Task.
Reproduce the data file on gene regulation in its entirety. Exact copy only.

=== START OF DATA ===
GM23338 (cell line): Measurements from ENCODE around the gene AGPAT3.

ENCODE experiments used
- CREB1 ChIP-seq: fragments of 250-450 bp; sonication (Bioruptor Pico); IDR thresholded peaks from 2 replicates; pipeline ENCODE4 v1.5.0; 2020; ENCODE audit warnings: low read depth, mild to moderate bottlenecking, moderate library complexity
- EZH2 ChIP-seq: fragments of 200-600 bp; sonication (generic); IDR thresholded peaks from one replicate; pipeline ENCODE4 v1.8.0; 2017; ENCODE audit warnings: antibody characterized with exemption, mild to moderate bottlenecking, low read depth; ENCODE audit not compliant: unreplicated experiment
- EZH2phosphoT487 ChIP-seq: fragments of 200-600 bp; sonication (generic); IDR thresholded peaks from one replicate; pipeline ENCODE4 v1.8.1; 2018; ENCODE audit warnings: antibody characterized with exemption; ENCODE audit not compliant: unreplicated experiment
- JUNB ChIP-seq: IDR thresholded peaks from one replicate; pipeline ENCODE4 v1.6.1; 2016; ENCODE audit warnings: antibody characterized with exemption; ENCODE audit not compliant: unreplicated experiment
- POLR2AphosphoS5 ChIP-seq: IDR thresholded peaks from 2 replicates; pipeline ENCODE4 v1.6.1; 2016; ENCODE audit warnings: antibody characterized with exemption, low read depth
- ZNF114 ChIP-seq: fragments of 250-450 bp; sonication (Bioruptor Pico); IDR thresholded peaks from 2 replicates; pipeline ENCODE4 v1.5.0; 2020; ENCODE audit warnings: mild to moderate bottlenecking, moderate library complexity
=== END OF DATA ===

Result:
GM23338 (cell line): Measurements from ENCODE around the gene AGPAT3.

ENCODE experiments used
- CREB1 ChIP-seq: fragments of 250-450 bp; sonication (Bioruptor Pico); IDR thresholded peaks from 2 replicates; pipeline ENCODE4 v1.5.0; 2020; ENCODE audit warnings: low read depth, mild to moderate bottlenecking, moderate library complexity
- EZH2 ChIP-seq: fragments of 200-600 bp; sonication (generic); IDR thresholded peaks from one replicate; pipeline ENCODE4 v1.8.0; 2017; ENCODE audit warnings: antibody characterized with exemption, mild to moderate bottlenecking, low read depth; ENCODE audit not compliant: unreplicated experiment
- EZH2phosphoT487 ChIP-seq: fragments of 200-600 bp; sonication (generic); IDR thresholded peaks from one replicate; pipeline ENCODE4 v1.8.1; 2018; ENCODE audit warnings: antibody characterized with exemption; ENCODE audit not compliant: unreplicated experiment
- JUNB ChIP-seq: IDR thresholded peaks from one replicate; pipeline ENCODE4 v1.6.1; 2016; ENCODE audit warnings: antibody characterized with exemption; ENCODE audit not compliant: unreplicated experiment
- POLR2AphosphoS5 ChIP-seq: IDR thresholded peaks from 2 replicates; pipeline ENCODE4 v1.6.1; 2016; ENCODE audit warnings: antibody characterized with exemption, low read depth
- ZNF114 ChIP-seq: fragments of 250-450 bp; sonication (Bioruptor Pico); IDR thresholded peaks from 2 replicates; pipeline ENCODE4 v1.5.0; 2020; ENCODE audit warnings: mild to moderate bottlenecking, moderate library complexity